After spending nine days visiting shelters, rescues, dog pounds, and one awful flea market where they sold dogs and puppies, it was inevitable that I would come home from our Who Will Let the Dogs Out trip with a dog.
Mind you, I didn’t even take a crate with me on this trip. (It wouldn’t fit in our rental – Jeep’s look much bigger from the outside than the inside.)
Wednesday night, I finally hit a wall of exhaustion and emotion. I told Nancy in colorful language that I was finished with the trip, Continue reading You Can’t Come Home Without a Dog
It has been a long time since I brought in a new foster dog. April to be exact.
(Which makes me wonder what I’ve been writing on this blog for all these months!)
There is a very special dog in my kitchen. She arrives with a story that began back in June. A story that inspired me to return to Tennessee and go on to Alabama and to now explore more ways I can change the situation.
You may recognize her face… Continue reading Home Again with a Stowaway
We have a very special guest with us this week. (As if four dogs wasn’t enough!)
Oreo and I go way back to the day I met him in a shelter in North Carolina, where he’d been living on and off for over a year. He’d been adopted out twice, but neither adopter chose to neuter him or bring him inside, so he ran off (as unneutered male dogs are want to do) and Animal Control returned him to the shelter each time.
There was something special about Oreo—the way he looked at us, the way he leaned into his kennel fence desperate for your touch, and how he’d hold your hand through the fence.
It was a long and winding road from that day Continue reading Our Special Visitor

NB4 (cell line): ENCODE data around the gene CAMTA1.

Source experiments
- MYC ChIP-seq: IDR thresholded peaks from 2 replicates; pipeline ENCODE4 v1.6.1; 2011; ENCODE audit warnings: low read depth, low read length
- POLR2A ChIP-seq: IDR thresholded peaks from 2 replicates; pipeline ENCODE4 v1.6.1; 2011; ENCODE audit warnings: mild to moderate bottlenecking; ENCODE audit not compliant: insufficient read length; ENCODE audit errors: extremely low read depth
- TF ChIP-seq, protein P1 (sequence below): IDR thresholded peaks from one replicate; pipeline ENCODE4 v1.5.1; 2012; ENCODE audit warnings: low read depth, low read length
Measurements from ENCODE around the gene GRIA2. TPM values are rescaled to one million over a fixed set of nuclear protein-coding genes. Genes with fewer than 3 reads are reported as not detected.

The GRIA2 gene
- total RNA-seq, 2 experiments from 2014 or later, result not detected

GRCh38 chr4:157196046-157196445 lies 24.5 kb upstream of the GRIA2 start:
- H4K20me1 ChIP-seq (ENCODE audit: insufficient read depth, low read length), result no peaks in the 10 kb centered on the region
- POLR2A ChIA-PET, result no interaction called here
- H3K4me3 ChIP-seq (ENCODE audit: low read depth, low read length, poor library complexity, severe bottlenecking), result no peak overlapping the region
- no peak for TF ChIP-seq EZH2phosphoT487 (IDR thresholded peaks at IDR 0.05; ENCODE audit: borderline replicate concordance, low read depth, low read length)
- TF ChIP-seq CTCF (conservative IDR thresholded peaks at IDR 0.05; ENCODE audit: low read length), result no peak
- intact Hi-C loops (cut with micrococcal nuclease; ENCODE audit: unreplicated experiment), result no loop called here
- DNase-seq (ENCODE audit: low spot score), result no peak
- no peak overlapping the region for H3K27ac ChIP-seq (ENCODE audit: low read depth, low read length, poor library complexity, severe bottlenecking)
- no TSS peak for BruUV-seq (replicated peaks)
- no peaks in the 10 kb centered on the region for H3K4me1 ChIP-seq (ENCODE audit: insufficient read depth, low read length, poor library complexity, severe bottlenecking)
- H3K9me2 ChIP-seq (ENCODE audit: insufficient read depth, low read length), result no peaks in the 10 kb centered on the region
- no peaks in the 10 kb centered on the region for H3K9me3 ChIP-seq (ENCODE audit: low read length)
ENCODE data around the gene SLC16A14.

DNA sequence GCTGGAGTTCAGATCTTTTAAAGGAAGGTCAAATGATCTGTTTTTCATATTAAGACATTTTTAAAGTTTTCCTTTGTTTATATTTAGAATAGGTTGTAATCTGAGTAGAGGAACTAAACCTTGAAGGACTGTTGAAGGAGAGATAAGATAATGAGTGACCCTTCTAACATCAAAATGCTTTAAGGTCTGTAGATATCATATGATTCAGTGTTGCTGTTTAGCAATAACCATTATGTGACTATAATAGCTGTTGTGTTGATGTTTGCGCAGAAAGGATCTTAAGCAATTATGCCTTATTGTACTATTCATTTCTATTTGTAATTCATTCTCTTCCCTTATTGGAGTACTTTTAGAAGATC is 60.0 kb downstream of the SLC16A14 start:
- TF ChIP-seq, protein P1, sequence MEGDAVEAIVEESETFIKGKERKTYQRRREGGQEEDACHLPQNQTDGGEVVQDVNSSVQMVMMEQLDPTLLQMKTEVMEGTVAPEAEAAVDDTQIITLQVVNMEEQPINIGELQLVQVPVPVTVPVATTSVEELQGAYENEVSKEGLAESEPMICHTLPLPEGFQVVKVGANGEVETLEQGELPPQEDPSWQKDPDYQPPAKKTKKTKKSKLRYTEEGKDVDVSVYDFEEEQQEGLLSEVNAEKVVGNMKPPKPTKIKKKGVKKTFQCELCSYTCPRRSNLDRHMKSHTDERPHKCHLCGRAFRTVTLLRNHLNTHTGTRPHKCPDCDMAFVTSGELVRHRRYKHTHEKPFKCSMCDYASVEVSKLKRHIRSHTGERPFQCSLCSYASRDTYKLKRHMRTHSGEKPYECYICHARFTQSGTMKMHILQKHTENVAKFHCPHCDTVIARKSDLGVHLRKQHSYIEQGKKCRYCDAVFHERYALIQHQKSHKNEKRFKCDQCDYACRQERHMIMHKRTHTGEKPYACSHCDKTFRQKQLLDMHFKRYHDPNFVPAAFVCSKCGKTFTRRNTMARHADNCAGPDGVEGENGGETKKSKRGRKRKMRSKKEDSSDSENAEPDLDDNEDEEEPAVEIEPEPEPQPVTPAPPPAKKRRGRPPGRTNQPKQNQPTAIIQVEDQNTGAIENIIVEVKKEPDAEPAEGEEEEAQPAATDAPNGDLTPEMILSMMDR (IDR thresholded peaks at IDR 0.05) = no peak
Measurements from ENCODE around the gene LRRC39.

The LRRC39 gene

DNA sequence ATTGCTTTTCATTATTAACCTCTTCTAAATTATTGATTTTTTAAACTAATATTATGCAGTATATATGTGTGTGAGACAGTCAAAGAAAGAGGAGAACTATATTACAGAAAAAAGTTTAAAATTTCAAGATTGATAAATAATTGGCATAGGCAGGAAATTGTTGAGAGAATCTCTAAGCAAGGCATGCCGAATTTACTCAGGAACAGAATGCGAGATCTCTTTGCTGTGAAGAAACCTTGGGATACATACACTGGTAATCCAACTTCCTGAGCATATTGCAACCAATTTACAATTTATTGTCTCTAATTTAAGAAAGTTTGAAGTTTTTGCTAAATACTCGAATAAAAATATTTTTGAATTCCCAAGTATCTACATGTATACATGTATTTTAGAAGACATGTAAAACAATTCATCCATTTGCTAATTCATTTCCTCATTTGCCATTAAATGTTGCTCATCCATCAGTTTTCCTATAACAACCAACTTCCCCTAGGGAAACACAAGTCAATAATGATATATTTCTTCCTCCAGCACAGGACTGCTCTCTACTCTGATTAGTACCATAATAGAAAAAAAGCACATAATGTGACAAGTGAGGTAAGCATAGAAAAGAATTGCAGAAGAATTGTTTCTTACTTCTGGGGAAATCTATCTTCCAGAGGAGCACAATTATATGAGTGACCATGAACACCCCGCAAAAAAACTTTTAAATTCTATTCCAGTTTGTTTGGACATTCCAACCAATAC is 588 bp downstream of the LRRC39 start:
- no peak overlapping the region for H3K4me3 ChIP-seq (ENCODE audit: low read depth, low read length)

I owe you an update.
From my perspective, I’ve been to the moon and back this past month emotionally. Between losing my precious pup Frankie and witnessing all that I saw in Tennessee, our foster dogs have been an afterthought, at least in terms of writing. Yet they’ve been here all along demanding care and attention, an anchor preventing me from being washed away by the sadness. So here’s what’s happening with all of them. Continue reading The State of Our Pack
I am still struggling on a daily basis to accept that Frankie is gone. To say I miss him doesn’t even begin to touch what I feel. Caring for the other dogs gets me out of bed, but moving forward? That seemed out of reach. I need to do something with my grief – so the trip that Ian and I have been planning since winter has been the perfect panacea.
I had hoped to share about this trip weeks ago, but like so much else in my life right now, it was pushed aside. We’ve shortened our originally planned trip in terms of days and distance, but it feels right to be doing this now and I’m grateful for the distraction and the chance to do something to honor Frankie.
Ian is my 17-year-old son, my youngest.
He’s my baby, despite the fact that Continue reading I Just Can’t Wait to Get on the Road Again…
I am home again after a week of visiting and volunteering in seven animal shelters in our rural south with an amazing team of volunteers.
When I try to describe the experience, I have to grapple for words. I’ve been to the shelters before; I was there while on book tour last fall. But this time, Continue reading The Business of Saving Animals
It’s the pitties that break my heart. There are so many. I don’t know if it’s that they have such expressive faces or if they know their odds, but as we pass row after row of them, their sadness seeps right through the kennel fence into my soul.
On this Rescue Road Trip, we’ve had the opportunity to walk many pitbulls, to hug them, to cuddle them, to play with them off leash, even. At Newberry County Shelter, I led Kimbo (or mostly Kimbo led me) into the playyard. I threw a ball for him and he dodged after it, but then left it where it lay to come back again and again in search of my touch, so I spent most of my time ‘exercising’ him by holding him in a hug.
Hazel was so frightened I had to Continue reading It’s the Pitties That Break My Heart